- Written by Yaroslav Lukiev
- BBC News
Russia and Ukraine said they had exchanged captured soldiers, the first such exchange since the crash of a Russian plane that Moscow claimed was carrying 65 prisoners of war.
The Russian military says each side recovered 195 soldiers on Wednesday.
Ukrainian President Volodymyr Zelensky said that 207 Ukrainian soldiers and civilians have returned to Ukraine.
Kiev has disputed Moscow's claims that Ukrainian prisoners of war were on board the plane shot down by Ukraine last week.
Russian President Vladimir Putin announced on Wednesday that the examination proved that the Il-76 military transport plane was shot down by the American Patriot system in the western Belgorod region.
The Russian military previously claimed that 65 Ukrainian soldiers were on board the plane heading to the region for a prisoner exchange.
Six Russian crew members and three officials accompanying prisoners of war were also on board, the military said, adding that there were no survivors.
Putin and the Defense Ministry did not provide any evidence to support their claims.
Ukraine says it is conducting an investigation.
The Russian Ministry of Defense said, in a brief statement on Wednesday, that the recent prisoner exchange process was completed after negotiations with Kiev.
He added, “The released soldiers will be transported by military transport planes… to Moscow to receive treatment and rehabilitation.”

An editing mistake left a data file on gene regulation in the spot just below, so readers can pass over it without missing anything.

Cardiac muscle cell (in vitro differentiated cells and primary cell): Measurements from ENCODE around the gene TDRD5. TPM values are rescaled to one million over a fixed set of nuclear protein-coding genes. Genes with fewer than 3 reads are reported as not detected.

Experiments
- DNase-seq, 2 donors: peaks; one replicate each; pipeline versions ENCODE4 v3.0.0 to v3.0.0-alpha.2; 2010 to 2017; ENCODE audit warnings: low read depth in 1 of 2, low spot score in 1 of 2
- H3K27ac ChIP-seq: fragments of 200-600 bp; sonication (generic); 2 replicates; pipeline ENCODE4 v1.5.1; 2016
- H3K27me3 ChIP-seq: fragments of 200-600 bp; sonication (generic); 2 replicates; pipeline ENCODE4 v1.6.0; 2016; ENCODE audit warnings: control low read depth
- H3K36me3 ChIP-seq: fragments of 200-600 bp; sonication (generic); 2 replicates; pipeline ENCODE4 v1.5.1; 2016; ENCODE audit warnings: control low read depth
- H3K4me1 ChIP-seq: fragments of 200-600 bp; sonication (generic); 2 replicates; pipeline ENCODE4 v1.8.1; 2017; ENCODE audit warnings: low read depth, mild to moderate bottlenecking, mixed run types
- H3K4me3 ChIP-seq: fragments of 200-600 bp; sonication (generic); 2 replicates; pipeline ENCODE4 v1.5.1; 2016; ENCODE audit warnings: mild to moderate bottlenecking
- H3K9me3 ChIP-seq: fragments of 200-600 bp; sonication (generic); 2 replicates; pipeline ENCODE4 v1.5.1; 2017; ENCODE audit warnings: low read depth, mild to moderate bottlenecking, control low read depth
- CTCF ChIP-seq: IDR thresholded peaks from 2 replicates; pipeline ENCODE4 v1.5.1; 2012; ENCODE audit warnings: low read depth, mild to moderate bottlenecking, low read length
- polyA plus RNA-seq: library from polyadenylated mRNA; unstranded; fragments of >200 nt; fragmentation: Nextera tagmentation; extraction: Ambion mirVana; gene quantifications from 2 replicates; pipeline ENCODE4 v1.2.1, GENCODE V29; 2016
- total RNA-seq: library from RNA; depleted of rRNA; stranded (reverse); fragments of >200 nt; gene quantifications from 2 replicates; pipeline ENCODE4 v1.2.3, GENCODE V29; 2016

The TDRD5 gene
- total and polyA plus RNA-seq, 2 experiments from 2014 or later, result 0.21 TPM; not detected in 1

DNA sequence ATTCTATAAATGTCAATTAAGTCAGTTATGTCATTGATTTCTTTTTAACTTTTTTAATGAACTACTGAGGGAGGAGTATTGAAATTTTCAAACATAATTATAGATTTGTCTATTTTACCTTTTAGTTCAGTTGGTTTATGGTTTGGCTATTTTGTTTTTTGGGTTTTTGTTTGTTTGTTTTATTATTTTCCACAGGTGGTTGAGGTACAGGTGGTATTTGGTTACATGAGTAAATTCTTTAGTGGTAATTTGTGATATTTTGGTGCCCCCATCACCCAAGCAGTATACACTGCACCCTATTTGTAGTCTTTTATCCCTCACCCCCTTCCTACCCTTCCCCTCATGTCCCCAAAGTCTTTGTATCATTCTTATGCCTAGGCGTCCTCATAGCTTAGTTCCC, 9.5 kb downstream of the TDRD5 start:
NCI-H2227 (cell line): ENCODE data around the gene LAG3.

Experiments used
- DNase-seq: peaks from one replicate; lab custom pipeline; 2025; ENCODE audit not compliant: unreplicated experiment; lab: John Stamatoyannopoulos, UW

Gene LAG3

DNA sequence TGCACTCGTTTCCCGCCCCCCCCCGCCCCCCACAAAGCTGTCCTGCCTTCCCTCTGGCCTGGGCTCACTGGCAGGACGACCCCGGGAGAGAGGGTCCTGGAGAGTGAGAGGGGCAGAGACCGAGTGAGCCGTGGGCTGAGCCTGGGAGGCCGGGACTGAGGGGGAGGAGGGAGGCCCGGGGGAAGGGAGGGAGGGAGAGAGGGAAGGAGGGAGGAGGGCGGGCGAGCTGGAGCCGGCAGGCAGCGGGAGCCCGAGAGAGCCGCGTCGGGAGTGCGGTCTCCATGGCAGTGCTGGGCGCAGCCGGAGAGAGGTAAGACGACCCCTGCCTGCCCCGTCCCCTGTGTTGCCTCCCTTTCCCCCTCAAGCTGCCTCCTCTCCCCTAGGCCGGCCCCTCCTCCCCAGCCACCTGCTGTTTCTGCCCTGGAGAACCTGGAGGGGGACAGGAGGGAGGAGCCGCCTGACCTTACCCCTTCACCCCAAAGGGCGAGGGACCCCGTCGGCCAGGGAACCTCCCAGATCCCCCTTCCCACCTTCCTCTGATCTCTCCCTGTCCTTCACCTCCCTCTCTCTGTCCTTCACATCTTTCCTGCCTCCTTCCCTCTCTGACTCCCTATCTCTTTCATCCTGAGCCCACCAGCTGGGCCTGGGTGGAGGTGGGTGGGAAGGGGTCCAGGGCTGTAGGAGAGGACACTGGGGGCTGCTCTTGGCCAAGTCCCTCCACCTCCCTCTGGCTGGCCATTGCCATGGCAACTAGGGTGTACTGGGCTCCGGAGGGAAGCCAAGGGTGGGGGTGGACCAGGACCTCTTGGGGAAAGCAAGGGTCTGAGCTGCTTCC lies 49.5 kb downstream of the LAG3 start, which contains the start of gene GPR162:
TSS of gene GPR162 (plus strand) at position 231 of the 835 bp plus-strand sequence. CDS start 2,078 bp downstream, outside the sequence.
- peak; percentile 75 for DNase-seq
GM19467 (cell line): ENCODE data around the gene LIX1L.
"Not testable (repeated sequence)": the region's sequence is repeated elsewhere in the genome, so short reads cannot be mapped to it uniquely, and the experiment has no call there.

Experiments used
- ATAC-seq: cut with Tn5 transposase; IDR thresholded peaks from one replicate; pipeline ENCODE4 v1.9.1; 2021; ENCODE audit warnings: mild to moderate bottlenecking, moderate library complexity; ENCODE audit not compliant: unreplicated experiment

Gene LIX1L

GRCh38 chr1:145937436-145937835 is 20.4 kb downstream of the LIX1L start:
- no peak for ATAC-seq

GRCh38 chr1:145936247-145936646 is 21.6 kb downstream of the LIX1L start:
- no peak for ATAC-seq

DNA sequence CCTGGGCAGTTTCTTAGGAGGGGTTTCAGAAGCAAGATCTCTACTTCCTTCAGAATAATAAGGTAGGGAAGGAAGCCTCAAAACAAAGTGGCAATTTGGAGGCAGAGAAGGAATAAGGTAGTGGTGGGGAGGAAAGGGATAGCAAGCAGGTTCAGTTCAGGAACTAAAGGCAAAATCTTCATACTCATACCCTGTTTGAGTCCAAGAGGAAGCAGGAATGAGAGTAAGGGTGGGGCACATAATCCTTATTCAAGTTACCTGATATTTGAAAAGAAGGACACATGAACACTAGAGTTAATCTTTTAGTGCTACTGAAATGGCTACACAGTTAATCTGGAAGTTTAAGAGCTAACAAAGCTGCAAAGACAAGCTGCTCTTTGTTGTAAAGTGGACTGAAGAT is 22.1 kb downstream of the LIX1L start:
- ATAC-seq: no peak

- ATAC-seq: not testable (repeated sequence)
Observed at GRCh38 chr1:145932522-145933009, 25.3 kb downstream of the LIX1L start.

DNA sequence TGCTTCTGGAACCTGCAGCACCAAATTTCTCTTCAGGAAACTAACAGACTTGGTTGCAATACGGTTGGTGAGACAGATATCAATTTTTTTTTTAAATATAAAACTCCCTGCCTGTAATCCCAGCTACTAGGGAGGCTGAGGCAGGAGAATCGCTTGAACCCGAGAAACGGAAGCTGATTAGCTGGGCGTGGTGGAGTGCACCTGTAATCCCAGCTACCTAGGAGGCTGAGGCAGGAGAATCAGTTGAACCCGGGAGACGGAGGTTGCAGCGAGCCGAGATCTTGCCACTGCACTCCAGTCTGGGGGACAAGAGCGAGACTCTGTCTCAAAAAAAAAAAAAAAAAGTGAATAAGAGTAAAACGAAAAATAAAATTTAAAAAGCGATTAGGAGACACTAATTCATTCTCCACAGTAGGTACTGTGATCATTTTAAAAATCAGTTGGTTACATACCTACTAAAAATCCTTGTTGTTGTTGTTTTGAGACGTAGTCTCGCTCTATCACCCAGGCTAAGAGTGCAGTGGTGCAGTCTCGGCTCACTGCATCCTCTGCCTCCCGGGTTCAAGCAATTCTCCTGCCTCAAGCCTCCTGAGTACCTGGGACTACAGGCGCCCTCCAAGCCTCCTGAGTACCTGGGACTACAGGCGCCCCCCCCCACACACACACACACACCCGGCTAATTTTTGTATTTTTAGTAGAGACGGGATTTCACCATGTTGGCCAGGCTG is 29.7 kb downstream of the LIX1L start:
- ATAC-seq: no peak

“All those released receive the necessary medical and psychological assistance,” the statement added, adding that the United Arab Emirates is participating in the negotiations.
Meanwhile, President Zelensky wrote in a post on social media: “Our people have returned. 207 of them. We are bringing them home no matter what.
“We remember every Ukrainian in captivity. Combatants and civilians alike. We must bring them all back,” he said, thanking senior Ukrainian security officials for making the recent exchange possible.
A video filmed by Ukrainian authorities shows the released men getting off buses chanting “Glory to Ukraine!”
The men wear Russian prison uniforms – their heads shaved – and many of them look very thin after months, or in some cases two years, in captivity. Some cry – talking to their relatives on the phone.
This is the 50th PoW exchange since President Putin launched a full-scale invasion of Ukraine in February 2022.
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